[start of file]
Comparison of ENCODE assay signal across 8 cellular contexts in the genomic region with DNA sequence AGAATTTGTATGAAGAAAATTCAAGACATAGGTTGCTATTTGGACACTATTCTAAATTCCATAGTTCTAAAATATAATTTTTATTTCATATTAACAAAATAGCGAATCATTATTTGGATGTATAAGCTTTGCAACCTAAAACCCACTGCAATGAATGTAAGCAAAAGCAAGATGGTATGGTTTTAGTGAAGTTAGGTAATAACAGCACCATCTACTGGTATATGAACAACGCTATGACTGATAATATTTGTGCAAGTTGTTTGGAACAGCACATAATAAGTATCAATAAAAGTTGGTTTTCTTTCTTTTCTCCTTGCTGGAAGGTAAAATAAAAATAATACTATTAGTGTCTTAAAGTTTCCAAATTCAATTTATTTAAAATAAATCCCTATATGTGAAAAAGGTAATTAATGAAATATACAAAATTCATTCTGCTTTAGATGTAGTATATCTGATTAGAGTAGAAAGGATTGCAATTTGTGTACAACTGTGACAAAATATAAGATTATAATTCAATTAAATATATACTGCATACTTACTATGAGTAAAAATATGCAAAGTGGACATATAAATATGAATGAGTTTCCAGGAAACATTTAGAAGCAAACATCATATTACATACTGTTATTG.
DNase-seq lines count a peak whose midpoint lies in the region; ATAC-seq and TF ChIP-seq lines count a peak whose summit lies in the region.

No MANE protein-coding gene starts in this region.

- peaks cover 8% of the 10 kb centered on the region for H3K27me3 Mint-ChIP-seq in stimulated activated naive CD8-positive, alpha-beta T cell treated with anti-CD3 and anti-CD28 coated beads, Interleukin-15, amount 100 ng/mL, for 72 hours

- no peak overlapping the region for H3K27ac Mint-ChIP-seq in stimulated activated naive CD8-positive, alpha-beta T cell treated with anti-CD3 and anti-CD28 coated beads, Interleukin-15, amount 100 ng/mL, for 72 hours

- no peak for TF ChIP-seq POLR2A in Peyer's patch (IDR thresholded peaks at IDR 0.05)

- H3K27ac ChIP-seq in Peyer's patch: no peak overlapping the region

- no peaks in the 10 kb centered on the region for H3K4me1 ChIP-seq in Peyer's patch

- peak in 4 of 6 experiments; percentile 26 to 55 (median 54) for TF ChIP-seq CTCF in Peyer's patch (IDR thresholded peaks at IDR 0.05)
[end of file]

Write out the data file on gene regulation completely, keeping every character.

Comparison of ENCODE assay signal across 8 cellular contexts in the genomic region with DNA sequence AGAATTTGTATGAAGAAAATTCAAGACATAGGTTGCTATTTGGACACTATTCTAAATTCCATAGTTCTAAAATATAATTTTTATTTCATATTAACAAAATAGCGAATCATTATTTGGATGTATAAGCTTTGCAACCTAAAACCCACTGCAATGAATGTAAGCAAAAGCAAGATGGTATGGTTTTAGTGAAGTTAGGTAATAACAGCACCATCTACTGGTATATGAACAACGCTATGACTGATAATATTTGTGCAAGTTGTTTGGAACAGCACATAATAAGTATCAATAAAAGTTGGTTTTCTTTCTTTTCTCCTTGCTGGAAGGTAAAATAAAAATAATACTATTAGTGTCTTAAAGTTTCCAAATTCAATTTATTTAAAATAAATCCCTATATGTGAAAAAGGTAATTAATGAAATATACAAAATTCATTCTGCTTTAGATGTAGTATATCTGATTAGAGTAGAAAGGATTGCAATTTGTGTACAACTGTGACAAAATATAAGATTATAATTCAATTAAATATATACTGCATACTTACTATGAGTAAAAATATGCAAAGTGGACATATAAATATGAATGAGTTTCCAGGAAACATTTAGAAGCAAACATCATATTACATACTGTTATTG.
DNase-seq lines count a peak whose midpoint lies in the region; ATAC-seq and TF ChIP-seq lines count a peak whose summit lies in the region.

No MANE protein-coding gene starts in this region.

- peaks cover 8% of the 10 kb centered on the region for H3K27me3 Mint-ChIP-seq in stimulated activated naive CD8-positive, alpha-beta T cell treated with anti-CD3 and anti-CD28 coated beads, Interleukin-15, amount 100 ng/mL, for 72 hours

- no peak overlapping the region for H3K27ac Mint-ChIP-seq in stimulated activated naive CD8-positive, alpha-beta T cell treated with anti-CD3 and anti-CD28 coated beads, Interleukin-15, amount 100 ng/mL, for 72 hours

- no peak for TF ChIP-seq POLR2A in Peyer's patch (IDR thresholded peaks at IDR 0.05)

- H3K27ac ChIP-seq in Peyer's patch: no peak overlapping the region

- no peaks in the 10 kb centered on the region for H3K4me1 ChIP-seq in Peyer's patch

- peak in 4 of 6 experiments; percentile 26 to 55 (median 54) for TF ChIP-seq CTCF in Peyer's patch (IDR thresholded peaks at IDR 0.05)